In the middle of the morning we were taken home for a “coffee break” and served tea, coffee and pieces of roasted corn. It didn’t take long for each other to warm up and we had some wonderful funny moments when we had a hard time asking questions and getting to know each other through a very small repertoire of Spanish / English dictionaries.

The Adobe house had a dirty floor, a table covered with lace cloth, 4 chairs, a closet, dishes and food. Georgina has 3 sewing machines and the ceiling was hung with woven and woven items for sale. There was no bathroom and hot water. This family of four has a very small plot of land at the edge of a hill, for their 2 sheep and 2 cow pastures.

At the end of the morning, as a sign of gratitude for our help, they gave me a gift from the family – a bag with 3 live guinea pigs in it! I hope my surprise was balanced by a true understanding and appreciation of the importance of this offer. The guinea pig, or “cuy” in Quechua, is an important source of protein for these families and has a long history in Inca traditions. Out of respect for the family, we agreed with Felicity to prepare the little animals for our lunch the next day!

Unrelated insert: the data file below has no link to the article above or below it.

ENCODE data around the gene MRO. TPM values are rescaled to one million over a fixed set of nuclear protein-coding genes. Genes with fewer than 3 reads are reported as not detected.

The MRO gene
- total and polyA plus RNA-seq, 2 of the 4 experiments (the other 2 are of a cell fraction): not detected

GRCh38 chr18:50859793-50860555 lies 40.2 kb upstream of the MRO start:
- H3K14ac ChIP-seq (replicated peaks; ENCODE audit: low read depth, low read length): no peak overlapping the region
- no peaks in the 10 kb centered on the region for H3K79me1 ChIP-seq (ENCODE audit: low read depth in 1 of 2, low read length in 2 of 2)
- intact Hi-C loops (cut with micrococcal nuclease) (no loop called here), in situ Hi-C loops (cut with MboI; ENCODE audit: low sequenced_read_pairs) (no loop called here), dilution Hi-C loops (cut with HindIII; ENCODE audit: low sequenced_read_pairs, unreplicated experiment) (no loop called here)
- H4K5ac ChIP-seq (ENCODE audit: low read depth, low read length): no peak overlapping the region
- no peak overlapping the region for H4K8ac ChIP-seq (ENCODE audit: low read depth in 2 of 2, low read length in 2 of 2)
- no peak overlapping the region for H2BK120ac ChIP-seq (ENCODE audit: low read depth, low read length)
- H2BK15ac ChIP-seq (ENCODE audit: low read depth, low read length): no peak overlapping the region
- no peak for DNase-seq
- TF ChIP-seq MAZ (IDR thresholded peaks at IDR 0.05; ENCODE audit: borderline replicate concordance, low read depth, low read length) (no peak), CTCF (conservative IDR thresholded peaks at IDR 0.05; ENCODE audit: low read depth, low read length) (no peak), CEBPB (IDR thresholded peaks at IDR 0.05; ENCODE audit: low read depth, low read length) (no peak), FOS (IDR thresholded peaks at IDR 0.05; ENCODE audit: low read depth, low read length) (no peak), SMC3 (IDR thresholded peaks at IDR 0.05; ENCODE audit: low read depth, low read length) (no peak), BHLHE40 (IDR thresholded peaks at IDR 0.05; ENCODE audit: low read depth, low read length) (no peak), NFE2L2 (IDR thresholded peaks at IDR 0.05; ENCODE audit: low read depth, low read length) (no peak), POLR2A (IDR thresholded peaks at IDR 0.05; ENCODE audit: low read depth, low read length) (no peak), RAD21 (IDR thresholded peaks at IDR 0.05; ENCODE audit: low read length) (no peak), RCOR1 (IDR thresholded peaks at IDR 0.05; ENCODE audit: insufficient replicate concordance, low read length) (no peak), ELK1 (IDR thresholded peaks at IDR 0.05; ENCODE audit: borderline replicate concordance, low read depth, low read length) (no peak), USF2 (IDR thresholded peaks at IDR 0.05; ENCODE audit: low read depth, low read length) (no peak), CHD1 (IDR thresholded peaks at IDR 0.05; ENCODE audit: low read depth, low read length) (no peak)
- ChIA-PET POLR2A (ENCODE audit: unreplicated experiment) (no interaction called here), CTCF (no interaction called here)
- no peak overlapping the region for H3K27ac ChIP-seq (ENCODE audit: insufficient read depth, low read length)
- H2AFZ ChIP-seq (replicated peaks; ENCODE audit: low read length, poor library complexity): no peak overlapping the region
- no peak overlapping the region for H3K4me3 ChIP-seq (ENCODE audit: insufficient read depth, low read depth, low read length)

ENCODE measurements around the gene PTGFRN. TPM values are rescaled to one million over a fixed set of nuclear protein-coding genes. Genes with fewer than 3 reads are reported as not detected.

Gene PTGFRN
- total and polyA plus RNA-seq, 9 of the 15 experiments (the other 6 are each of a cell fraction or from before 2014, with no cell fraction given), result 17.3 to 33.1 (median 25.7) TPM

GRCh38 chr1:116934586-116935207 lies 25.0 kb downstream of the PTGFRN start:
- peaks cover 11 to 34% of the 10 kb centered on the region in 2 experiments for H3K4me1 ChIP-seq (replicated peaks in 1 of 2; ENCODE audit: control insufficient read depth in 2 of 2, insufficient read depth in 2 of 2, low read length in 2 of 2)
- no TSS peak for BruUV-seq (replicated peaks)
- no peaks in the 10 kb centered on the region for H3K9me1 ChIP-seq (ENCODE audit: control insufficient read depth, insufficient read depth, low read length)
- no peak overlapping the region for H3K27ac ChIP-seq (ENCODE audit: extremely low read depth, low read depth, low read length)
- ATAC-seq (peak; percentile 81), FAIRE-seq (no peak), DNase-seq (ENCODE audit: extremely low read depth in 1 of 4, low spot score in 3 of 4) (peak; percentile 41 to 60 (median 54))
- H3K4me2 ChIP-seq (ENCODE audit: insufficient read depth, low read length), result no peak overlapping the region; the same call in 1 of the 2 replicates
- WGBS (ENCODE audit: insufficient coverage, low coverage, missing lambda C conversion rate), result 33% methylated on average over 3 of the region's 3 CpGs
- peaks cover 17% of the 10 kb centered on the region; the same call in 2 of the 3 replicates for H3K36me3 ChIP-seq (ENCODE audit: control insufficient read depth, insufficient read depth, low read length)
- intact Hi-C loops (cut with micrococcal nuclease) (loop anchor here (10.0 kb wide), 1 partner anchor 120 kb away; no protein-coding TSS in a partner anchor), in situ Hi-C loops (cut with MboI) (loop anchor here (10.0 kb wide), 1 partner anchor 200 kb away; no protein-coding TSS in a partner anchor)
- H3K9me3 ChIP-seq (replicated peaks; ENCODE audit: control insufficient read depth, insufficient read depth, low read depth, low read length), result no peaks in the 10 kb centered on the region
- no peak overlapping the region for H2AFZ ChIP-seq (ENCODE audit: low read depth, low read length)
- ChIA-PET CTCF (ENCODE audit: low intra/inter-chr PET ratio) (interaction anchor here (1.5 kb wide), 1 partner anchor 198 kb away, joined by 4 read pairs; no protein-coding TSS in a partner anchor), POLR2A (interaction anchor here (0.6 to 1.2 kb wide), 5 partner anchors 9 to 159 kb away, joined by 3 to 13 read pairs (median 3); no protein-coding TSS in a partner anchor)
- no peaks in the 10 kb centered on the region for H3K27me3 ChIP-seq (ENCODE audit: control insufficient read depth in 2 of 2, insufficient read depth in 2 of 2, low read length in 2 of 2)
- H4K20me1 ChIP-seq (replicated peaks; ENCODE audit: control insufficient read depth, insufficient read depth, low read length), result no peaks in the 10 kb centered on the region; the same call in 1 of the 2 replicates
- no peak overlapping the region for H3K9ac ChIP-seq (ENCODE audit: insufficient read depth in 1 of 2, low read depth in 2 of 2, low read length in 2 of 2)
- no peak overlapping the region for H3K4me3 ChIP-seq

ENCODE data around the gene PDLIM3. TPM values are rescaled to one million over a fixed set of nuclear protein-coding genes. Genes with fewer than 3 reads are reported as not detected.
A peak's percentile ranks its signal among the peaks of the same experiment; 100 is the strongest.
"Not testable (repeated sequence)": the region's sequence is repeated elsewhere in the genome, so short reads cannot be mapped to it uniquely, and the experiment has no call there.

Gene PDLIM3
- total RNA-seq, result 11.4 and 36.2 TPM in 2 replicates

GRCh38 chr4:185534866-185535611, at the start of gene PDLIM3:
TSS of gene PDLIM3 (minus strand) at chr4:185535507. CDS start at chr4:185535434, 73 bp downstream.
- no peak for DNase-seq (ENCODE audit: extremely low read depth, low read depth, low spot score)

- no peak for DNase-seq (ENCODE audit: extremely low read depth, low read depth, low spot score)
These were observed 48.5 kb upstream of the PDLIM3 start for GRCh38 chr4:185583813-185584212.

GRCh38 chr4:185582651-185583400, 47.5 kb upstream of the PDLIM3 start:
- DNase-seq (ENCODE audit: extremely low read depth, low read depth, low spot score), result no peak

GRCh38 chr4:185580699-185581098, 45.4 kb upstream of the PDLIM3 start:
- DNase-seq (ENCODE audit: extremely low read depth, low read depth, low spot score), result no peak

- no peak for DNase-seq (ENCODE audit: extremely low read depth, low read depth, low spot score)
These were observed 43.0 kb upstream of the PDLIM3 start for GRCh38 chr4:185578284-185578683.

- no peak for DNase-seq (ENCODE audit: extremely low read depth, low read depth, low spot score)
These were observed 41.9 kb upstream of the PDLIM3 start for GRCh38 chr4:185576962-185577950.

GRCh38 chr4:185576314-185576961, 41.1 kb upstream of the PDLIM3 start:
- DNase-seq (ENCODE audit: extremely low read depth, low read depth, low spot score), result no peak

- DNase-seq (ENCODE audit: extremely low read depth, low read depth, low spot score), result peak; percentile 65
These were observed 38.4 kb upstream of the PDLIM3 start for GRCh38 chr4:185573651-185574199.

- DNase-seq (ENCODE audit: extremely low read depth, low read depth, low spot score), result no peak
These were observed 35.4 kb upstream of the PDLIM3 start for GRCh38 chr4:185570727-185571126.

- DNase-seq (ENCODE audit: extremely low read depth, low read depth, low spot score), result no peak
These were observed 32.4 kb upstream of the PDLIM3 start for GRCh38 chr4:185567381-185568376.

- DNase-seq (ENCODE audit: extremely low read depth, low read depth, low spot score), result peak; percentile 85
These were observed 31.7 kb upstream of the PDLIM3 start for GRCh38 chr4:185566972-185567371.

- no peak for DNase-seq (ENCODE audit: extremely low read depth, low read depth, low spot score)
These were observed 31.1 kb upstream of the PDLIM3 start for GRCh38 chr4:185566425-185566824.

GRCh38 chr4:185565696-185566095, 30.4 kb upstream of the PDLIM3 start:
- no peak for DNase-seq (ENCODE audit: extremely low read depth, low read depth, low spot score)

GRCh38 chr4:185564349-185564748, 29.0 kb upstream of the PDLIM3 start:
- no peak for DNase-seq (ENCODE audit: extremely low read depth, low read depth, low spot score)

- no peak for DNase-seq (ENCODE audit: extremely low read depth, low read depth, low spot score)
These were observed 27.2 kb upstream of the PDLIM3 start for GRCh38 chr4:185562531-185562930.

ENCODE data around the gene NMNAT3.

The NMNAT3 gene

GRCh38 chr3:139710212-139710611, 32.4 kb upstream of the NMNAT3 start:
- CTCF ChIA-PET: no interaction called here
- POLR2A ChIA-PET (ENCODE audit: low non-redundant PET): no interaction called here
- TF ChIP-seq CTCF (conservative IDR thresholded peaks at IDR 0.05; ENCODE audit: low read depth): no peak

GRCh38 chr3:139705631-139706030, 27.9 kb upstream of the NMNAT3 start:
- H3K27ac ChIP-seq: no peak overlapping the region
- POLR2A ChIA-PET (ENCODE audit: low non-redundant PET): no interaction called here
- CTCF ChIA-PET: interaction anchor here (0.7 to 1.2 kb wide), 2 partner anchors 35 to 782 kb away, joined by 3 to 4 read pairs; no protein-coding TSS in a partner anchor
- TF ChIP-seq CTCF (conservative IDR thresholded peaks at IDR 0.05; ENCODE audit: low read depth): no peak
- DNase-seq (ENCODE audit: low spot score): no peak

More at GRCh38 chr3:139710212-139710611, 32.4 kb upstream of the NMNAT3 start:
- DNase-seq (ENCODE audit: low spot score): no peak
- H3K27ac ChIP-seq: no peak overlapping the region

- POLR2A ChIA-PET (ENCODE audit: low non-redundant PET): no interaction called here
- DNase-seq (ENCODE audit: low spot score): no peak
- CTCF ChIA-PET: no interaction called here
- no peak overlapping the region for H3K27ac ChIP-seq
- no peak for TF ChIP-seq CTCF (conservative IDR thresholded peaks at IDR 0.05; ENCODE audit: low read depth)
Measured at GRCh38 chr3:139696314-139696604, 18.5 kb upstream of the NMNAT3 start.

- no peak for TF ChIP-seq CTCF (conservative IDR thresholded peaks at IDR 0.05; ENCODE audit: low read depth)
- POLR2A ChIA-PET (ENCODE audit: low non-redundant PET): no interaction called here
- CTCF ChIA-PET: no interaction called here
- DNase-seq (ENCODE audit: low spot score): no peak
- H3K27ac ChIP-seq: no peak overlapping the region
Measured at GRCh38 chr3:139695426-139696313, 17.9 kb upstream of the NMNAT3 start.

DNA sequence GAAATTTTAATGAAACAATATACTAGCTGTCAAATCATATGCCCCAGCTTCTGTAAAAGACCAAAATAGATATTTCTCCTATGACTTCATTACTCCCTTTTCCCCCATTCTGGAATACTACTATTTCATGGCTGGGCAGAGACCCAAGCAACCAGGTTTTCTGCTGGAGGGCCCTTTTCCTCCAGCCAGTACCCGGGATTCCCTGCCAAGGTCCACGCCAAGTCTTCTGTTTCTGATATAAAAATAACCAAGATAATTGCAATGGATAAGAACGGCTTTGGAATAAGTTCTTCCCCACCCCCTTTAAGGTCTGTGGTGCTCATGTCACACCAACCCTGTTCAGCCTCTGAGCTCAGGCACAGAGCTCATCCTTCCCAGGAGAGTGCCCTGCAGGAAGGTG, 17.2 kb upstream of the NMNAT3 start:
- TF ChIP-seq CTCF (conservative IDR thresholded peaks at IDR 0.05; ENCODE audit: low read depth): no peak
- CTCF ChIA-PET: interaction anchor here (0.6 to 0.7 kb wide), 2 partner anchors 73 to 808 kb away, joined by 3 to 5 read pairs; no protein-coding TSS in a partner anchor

The next morning we worked diligently as a team and according to the schedule, the stove was finished and the fireplace was also installed. Wow! We were all very excited about the finished product! The stove is 4 brick level high, full of stone, a brick opening is built on top for the wood. The opening is surrounded by stone and mortar and has a steel plate on top.

Constant reminder

After finishing, I asked Georgina if we could have our initials engraved on the soft mortar of the stove somewhere. He has already decided that Heather and I should write something in large print, directly in the center of the hearth – the hearth he watches every day. We wrote: “Thank you!” Our names on both sides.

The main event of this activity for me was just after presenting a few gifts to the family, which we brought from home. Georgina got to her feet to come out a little and I was crying! He said he did not know how to express our deepest gratitude for what we have done for them.

When his words were translated and I looked around, I saw that we all had tears. I came to help a needy family and so I felt richer for the gifts of established friendship and union. Huge differences in language, culture, religion, power, socio-economic status were eliminated, and we experienced the true joy of sincere effort.